If I was healthy, I would be unstoppable.
Or “In defense of the eternally tired”, or “The one where I talk about my Mysterious Illness”.
I was 15. It was summer. I had spent nine months studying ten hours a day every day in order to excel in all of my classes. I was ridicolously stressed and burnt out, but most of all surprised by the overwhelming tiredness that had hit me just after the end of term.
After spending a week in my bed, I confided in my mother and told her that I was completely exhausted. Suspecting of anaemia, we decided to get blood tests done to establish how to move forward. When they came back normal, she attributed the cause of my suffering to stress and pushed it aside without a second thought.
“Nothing is wrong with you”, she said. “You’ve been on the edge for nine months. Relax, and you’ll see how it goes away.”
I spent the remaining weeks of that summer resting and trying to avoid stressful events, which would only worsen the situation.
The tiredness, however, along with the feeling that something was wrong, did not disappear. They were haunting me like dark clouds, constantly overlooking my shoulders, growing angrier and mightier every day. Stress was always around the corner and my ability to fight it was gone. The same body that kept me alert, up and running during all those hours of revision seemed to have slipped from my fingers. I turned into an older, frailer version of myself. I was unrecognisable and stunned by the difference between the Aurora I knew so well and this worn out, foreign face I was looking at in the mirror.
Over the years I became an expert at hiding all this exhaustion under a façade of content. Growing up with a doctor in the family, the physical ailments that were presented to my dad were quickly dismissed with a simple “It’s nothing”. So I grew weary of opening up for fear of judgement. I was hostile to anyone who asked me how I was, knowing that they would not be willing to listen but, at the same time, craving to be understood and properly treated for an exhaustion that felt as real as the solid mattress underneath me and the walls of the room I spent so much time in.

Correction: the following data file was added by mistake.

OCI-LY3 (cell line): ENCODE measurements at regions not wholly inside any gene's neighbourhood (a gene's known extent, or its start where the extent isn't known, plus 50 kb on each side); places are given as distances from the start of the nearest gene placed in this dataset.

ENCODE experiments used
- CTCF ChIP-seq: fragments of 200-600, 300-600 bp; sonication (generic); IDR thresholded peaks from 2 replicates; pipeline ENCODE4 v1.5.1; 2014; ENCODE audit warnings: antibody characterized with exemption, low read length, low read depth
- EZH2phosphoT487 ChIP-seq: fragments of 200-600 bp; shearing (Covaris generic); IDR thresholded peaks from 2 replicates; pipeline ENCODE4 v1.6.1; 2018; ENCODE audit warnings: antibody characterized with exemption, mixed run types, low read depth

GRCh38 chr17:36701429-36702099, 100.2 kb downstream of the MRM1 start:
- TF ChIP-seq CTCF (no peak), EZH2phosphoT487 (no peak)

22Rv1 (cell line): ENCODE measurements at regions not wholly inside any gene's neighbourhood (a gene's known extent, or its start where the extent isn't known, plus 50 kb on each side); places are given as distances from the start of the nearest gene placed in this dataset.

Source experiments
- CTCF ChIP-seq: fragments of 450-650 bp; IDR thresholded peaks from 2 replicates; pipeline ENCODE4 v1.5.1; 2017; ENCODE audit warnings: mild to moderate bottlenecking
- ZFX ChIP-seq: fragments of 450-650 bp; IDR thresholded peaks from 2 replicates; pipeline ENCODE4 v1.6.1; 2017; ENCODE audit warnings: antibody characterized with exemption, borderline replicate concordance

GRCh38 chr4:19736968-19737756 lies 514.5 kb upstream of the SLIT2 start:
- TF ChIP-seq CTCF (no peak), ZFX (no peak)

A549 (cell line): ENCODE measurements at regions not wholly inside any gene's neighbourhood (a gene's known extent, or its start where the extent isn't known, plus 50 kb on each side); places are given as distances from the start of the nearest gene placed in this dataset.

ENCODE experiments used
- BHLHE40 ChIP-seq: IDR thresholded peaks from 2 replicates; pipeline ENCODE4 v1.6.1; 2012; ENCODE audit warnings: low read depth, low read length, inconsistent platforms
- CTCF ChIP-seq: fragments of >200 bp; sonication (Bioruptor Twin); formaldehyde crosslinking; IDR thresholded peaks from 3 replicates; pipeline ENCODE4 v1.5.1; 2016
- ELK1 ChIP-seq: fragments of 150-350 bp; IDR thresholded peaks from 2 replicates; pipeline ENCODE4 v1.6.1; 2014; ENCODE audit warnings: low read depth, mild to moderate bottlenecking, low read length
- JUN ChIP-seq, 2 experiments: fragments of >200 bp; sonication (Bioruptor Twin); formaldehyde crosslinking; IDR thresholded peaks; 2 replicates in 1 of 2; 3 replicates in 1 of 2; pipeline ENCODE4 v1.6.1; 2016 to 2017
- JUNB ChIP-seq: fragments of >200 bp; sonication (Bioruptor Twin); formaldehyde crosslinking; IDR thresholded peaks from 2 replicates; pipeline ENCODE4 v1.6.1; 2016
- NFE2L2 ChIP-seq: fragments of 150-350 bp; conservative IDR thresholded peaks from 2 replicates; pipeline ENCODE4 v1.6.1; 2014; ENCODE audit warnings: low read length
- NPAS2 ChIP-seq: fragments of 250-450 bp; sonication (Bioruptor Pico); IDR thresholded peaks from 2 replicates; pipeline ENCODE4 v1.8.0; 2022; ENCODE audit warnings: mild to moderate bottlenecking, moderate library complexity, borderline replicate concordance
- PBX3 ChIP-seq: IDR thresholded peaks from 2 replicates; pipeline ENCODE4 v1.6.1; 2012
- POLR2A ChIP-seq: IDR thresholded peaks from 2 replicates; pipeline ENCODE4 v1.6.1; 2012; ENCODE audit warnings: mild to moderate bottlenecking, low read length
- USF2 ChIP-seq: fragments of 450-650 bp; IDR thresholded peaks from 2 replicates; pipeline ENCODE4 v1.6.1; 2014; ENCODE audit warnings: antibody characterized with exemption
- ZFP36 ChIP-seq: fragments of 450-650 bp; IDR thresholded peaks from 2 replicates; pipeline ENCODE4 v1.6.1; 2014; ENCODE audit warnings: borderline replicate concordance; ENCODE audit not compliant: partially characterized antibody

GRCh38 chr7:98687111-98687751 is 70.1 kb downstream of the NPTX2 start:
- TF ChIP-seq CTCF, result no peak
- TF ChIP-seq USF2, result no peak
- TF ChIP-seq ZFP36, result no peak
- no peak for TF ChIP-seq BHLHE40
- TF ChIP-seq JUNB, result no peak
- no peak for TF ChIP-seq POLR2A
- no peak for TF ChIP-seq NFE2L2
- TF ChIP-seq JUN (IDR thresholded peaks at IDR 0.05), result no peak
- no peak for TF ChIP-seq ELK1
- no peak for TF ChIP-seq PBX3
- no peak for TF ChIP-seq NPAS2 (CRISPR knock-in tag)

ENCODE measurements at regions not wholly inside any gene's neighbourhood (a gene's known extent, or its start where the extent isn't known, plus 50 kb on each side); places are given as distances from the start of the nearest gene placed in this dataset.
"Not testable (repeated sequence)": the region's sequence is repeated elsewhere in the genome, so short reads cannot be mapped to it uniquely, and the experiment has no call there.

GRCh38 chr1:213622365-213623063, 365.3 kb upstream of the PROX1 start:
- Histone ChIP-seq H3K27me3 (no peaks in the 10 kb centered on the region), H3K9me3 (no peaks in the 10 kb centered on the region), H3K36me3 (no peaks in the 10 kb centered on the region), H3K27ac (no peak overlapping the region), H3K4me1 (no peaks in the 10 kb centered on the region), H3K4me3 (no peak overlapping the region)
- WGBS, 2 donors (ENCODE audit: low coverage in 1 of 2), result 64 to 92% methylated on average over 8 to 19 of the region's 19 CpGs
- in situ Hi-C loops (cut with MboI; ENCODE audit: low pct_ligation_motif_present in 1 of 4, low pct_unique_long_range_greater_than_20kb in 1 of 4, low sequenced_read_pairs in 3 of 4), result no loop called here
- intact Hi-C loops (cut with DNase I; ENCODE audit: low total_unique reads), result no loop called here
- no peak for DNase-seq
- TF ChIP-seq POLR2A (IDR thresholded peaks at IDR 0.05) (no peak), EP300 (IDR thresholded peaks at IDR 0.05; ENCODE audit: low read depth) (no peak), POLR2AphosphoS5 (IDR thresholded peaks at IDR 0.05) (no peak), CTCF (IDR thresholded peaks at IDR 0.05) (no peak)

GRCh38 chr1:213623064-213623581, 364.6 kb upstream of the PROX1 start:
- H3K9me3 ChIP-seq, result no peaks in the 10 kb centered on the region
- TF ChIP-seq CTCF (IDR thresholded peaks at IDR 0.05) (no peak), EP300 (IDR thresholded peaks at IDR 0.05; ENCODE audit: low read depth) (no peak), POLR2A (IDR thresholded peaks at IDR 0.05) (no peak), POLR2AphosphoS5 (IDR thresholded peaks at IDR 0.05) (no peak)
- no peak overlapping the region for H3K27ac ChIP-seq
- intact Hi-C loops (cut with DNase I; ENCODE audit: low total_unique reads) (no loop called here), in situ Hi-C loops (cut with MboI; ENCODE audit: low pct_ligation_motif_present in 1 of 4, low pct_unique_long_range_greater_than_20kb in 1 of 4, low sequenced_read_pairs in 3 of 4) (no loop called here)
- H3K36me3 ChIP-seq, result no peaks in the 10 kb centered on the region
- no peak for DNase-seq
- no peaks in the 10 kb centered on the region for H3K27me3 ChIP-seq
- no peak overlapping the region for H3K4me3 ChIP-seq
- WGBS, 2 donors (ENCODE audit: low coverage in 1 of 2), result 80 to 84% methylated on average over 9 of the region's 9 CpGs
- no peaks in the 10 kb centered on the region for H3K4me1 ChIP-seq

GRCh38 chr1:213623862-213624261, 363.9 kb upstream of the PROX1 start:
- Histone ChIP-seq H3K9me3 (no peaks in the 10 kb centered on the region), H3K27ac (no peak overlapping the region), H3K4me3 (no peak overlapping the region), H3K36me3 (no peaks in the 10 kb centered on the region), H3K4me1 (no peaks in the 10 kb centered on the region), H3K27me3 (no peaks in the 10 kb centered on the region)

A year later we moved from Italy to the UK. I thought that the pain of having to leave home, coupled with the difficult task of surviving in another country, would make my nervous system a giant mess, but I passed my GCSEs with flying colours using the last bit of adrenaline and stamina that my body could produce.
During Year 12 (Junior Year in America) it all came tumbling down. Armed with the ambition of gaining entry into the top universities in the UK, with my sights on either Oxford or Cambridge, I was accepted into one of the best sixth forms in the country. I was also more tired and burnt out than I had ever been. I quickly realised that my body could not fulfill my ambitions.While my peers could go to school, revise in the evening, sleep and wake up refreshed to do it all again day after day, I struggled to survive and needed at least two hours of sleep after lessons in order to recover from the school day. That’s when I knew that it wasn’t in my head.